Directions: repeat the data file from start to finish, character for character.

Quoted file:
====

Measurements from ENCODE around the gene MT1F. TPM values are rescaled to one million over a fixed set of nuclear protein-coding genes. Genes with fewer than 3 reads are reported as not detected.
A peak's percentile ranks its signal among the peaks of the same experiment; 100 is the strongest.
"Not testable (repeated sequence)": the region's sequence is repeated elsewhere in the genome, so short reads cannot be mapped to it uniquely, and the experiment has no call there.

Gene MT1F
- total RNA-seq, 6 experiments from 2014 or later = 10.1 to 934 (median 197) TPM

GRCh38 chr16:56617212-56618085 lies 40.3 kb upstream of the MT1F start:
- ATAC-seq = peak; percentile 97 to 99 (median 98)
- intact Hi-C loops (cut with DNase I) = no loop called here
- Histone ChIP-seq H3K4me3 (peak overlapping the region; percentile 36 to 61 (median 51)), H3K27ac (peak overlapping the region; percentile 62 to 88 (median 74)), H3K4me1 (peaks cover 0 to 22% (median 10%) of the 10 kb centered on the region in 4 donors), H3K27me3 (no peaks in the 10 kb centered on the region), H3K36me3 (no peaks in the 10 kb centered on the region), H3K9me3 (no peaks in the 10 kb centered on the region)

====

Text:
Measurements from ENCODE around the gene MT1F. TPM values are rescaled to one million over a fixed set of nuclear protein-coding genes. Genes with fewer than 3 reads are reported as not detected.
A peak's percentile ranks its signal among the peaks of the same experiment; 100 is the strongest.
"Not testable (repeated sequence)": the region's sequence is repeated elsewhere in the genome, so short reads cannot be mapped to it uniquely, and the experiment has no call there.

Gene MT1F
- total RNA-seq, 6 experiments from 2014 or later = 10.1 to 934 (median 197) TPM

GRCh38 chr16:56617212-56618085 lies 40.3 kb upstream of the MT1F start:
- ATAC-seq = peak; percentile 97 to 99 (median 98)
- intact Hi-C loops (cut with DNase I) = no loop called here
- Histone ChIP-seq H3K4me3 (peak overlapping the region; percentile 36 to 61 (median 51)), H3K27ac (peak overlapping the region; percentile 62 to 88 (median 74)), H3K4me1 (peaks cover 0 to 22% (median 10%) of the 10 kb centered on the region in 4 donors), H3K27me3 (no peaks in the 10 kb centered on the region), H3K36me3 (no peaks in the 10 kb centered on the region), H3K9me3 (no peaks in the 10 kb centered on the region)